LDK Solar (NYSE:LDK) is expected to release its Q1 earnings on June 11, reporting on a quarter that saw many Chinese solar equipment manufacturers indicate that selling prices were stabilizing. LDK has had a rough set of quarters, posting losses of over $1 billion last year alone.
In Q4 2012, LDK missed its guidance by a wide margin with revenues declining by around 54% sequentially to $135 million and operating losses widening from around $76 million to $408 million due to impairments and lower gross margins. Considering the uncertainty, LDK has set a very low bar for itself for Q1, guiding revenues between $80 million and $100 million (less than half its Q1 2012 sales). Cell and modules shipments are expected to be between 30 MW and 40 MW (at least 75% lower than Q1 2012) while wafer shipments are expected to pick up to around 260 MW and 270 MW (around 70% higher year-over-year).
Three key factors we will be watching when the firm releases earnings include the average price realizations for panels and wafers, plans to manage the debt load as well as the progress in the Chinese market.
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1) Average Selling Prices: While the entire Chinese solar industry has been beset by overcapacity which has led to falling average selling prices (ASPs), LDK’s case has been particularly bad. We estimate that LDK’s module prices fell by around 50% through 2012 to around $0.60 while wafer prices dropped by nearly 40%.
However, during Q1, Trina Solar (NYSE:TSL) indicated that its ASP had fallen at a slower rate than last year while Yingli Green Energy (NYSE:YGE) mentioned that it actually saw a rise in ASP this quarter (Read: Higher Panel Prices Brighten Yingli’s Prospects). While it seems quite unlikely that LDK will see its ASP increase given its weak bargaining power and capacity underutilization, we will watch for any significant decrease in pricing. On an annualized basis, LDK has a panel manufacturing capacity of around 1,700 MW while wafer manufacturing capacity is around 4,800 MW, which means that capacity utilization for Q1 based on volume guidance is likely to be less than 25%.  In order to offset any potential decline in sales, LDK will need to focus on further developing its business in China. China is expected to become the world’s largest market for solar power this year. The Chinese government already provides attractive incentives for solar installations and has set a target of installing 10 GW of solar capacity this year.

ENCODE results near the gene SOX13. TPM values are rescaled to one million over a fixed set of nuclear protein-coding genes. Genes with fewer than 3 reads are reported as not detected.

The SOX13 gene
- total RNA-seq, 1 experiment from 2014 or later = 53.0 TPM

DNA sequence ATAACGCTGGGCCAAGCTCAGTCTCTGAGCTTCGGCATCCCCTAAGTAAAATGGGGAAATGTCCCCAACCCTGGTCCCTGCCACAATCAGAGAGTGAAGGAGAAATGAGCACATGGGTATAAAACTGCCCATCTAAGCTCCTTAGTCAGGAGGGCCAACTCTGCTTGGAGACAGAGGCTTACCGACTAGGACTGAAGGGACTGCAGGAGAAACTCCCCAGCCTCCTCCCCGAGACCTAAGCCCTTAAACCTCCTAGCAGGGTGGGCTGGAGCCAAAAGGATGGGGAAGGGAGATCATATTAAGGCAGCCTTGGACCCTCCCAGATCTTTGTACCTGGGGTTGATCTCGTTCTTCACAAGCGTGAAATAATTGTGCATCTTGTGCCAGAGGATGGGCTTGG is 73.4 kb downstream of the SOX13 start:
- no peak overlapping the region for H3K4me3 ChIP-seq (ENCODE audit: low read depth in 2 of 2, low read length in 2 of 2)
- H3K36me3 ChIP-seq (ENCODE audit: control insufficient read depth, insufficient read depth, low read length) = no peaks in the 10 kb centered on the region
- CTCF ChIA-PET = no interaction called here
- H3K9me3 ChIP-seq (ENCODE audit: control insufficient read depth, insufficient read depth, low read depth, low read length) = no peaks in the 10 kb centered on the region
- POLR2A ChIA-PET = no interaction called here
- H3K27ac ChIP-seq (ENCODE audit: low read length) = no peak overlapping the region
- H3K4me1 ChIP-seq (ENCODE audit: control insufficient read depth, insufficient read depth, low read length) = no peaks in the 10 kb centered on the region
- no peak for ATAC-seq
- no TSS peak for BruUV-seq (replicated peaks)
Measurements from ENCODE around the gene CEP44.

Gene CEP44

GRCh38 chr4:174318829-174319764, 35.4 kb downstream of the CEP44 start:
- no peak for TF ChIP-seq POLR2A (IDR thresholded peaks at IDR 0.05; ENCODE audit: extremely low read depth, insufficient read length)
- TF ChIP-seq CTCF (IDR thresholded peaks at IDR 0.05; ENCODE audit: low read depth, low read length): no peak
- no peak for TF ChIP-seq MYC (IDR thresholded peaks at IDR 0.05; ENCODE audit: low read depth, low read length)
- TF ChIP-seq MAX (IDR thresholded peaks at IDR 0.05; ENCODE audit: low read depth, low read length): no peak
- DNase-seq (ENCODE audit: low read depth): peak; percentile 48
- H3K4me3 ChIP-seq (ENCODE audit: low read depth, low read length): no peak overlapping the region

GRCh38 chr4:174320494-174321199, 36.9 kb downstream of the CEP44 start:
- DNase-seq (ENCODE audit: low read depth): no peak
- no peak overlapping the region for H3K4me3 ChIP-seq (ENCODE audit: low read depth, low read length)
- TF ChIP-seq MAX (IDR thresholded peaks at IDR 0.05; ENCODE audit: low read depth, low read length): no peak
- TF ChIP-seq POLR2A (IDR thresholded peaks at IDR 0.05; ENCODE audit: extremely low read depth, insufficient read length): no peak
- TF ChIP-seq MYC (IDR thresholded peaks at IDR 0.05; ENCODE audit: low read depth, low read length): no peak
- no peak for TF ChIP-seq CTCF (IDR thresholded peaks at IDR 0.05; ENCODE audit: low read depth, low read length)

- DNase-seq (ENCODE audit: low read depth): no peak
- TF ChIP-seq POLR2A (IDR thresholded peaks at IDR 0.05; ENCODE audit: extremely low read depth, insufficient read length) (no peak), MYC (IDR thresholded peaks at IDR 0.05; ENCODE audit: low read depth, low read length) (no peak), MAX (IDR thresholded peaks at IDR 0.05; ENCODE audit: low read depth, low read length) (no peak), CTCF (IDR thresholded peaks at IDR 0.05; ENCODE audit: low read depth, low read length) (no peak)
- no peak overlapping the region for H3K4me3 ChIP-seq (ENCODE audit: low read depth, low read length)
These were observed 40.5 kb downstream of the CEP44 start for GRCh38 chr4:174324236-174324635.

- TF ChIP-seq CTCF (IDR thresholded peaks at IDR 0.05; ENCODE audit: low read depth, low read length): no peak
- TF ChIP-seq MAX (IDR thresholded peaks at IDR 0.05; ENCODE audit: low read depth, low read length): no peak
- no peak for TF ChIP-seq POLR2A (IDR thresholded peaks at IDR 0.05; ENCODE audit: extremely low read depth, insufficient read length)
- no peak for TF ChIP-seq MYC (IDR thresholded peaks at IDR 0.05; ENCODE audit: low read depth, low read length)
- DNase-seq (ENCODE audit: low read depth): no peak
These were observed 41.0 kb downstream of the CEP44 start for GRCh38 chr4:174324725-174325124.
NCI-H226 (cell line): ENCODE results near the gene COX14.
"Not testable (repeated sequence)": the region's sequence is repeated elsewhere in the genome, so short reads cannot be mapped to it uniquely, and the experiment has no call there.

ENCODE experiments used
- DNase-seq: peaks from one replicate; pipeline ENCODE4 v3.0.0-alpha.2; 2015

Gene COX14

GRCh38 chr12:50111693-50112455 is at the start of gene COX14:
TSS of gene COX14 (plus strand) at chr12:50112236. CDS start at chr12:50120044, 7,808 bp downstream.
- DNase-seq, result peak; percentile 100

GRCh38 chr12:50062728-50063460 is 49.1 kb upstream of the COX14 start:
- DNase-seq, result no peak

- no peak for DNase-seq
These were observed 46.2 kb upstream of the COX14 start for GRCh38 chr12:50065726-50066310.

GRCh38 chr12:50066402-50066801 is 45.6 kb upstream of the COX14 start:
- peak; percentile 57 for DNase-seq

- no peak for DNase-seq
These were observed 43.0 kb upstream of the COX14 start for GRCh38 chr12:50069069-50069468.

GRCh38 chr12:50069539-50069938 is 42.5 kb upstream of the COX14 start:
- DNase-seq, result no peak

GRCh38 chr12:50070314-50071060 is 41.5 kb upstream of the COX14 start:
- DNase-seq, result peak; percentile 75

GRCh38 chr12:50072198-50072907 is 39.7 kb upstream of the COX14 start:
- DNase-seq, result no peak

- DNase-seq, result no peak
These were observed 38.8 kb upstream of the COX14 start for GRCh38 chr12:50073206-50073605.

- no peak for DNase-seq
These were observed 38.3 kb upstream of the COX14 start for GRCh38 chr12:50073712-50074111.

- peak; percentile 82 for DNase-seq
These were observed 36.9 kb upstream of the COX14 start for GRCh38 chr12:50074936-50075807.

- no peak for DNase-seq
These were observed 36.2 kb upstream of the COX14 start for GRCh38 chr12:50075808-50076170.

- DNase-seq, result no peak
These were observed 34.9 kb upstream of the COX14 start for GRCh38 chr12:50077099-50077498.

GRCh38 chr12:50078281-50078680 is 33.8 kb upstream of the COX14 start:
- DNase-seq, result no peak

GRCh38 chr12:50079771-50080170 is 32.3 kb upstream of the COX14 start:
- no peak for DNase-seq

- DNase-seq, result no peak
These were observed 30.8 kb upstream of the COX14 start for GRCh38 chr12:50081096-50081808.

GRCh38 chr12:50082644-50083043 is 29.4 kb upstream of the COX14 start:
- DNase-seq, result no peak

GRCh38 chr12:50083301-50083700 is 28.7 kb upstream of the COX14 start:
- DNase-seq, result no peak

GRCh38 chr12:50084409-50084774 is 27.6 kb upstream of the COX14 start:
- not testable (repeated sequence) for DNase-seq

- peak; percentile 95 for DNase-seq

3) Balance Sheet And Debt Payment Plans: LDK has the most overstretched balance sheet by far among Chinese solar companies. It defaulted on a $7.2 million bond payment in April and has around $2 billion in debt that matures over the next year (Related Read: LDK Defaults On $7.2 Million Payment). The company’s cash position as of Q4 2012 was around $98 million while total debt was over $2.7 billion. Despite the firm’s success in raising some additional equity funding (around $50 million), shareholders’ equity was wiped out during Q4, falling from around $29 million in Q3 to a negative $452 million. The firm has also been divesting some of its assets to free up cash, but this is unlikely to be very helpful since most of the firm’s capital is tied up in manufacturing equipment, which is likely to have little demand (and value) in the Chinese market, which already has an excess of manufacturing capacity.Notes:
- Form 10-K))
2) Growth In China: Europe and China have traditionally been LDK’s largest markets each accounting for nearly one-third of overall revenues. However, the business in E.U. could be challenging going forward as the company’s products could face anti-dumping duties of around 55% beginning August. ((PV Magazine [↩]